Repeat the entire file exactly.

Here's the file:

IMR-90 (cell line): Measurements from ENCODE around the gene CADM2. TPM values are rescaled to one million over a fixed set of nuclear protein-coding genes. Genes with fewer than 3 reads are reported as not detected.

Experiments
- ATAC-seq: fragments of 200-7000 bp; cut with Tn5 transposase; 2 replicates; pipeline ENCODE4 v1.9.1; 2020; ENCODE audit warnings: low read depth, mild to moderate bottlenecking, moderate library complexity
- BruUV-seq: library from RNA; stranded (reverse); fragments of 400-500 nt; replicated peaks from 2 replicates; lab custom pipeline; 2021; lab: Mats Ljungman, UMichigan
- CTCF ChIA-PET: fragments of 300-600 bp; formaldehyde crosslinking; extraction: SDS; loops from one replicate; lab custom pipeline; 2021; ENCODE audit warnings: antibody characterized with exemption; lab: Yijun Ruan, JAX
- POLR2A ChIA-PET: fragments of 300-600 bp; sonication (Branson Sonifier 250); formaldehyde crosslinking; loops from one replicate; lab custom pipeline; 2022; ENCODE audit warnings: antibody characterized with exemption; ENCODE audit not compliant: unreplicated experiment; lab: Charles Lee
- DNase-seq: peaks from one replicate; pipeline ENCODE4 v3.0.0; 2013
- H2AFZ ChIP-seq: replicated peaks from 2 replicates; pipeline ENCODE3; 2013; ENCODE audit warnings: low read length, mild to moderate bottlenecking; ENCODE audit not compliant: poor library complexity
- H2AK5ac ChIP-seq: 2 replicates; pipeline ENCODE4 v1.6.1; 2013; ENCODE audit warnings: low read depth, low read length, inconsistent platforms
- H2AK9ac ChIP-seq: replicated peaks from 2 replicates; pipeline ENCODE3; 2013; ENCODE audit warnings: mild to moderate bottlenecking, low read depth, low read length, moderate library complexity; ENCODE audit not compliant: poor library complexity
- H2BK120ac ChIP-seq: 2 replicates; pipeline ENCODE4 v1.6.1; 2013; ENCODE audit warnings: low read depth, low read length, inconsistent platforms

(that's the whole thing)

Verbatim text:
IMR-90 (cell line): Measurements from ENCODE around the gene CADM2. TPM values are rescaled to one million over a fixed set of nuclear protein-coding genes. Genes with fewer than 3 reads are reported as not detected.

Experiments
- ATAC-seq: fragments of 200-7000 bp; cut with Tn5 transposase; 2 replicates; pipeline ENCODE4 v1.9.1; 2020; ENCODE audit warnings: low read depth, mild to moderate bottlenecking, moderate library complexity
- BruUV-seq: library from RNA; stranded (reverse); fragments of 400-500 nt; replicated peaks from 2 replicates; lab custom pipeline; 2021; lab: Mats Ljungman, UMichigan
- CTCF ChIA-PET: fragments of 300-600 bp; formaldehyde crosslinking; extraction: SDS; loops from one replicate; lab custom pipeline; 2021; ENCODE audit warnings: antibody characterized with exemption; lab: Yijun Ruan, JAX
- POLR2A ChIA-PET: fragments of 300-600 bp; sonication (Branson Sonifier 250); formaldehyde crosslinking; loops from one replicate; lab custom pipeline; 2022; ENCODE audit warnings: antibody characterized with exemption; ENCODE audit not compliant: unreplicated experiment; lab: Charles Lee
- DNase-seq: peaks from one replicate; pipeline ENCODE4 v3.0.0; 2013
- H2AFZ ChIP-seq: replicated peaks from 2 replicates; pipeline ENCODE3; 2013; ENCODE audit warnings: low read length, mild to moderate bottlenecking; ENCODE audit not compliant: poor library complexity
- H2AK5ac ChIP-seq: 2 replicates; pipeline ENCODE4 v1.6.1; 2013; ENCODE audit warnings: low read depth, low read length, inconsistent platforms
- H2AK9ac ChIP-seq: replicated peaks from 2 replicates; pipeline ENCODE3; 2013; ENCODE audit warnings: mild to moderate bottlenecking, low read depth, low read length, moderate library complexity; ENCODE audit not compliant: poor library complexity
- H2BK120ac ChIP-seq: 2 replicates; pipeline ENCODE4 v1.6.1; 2013; ENCODE audit warnings: low read depth, low read length, inconsistent platforms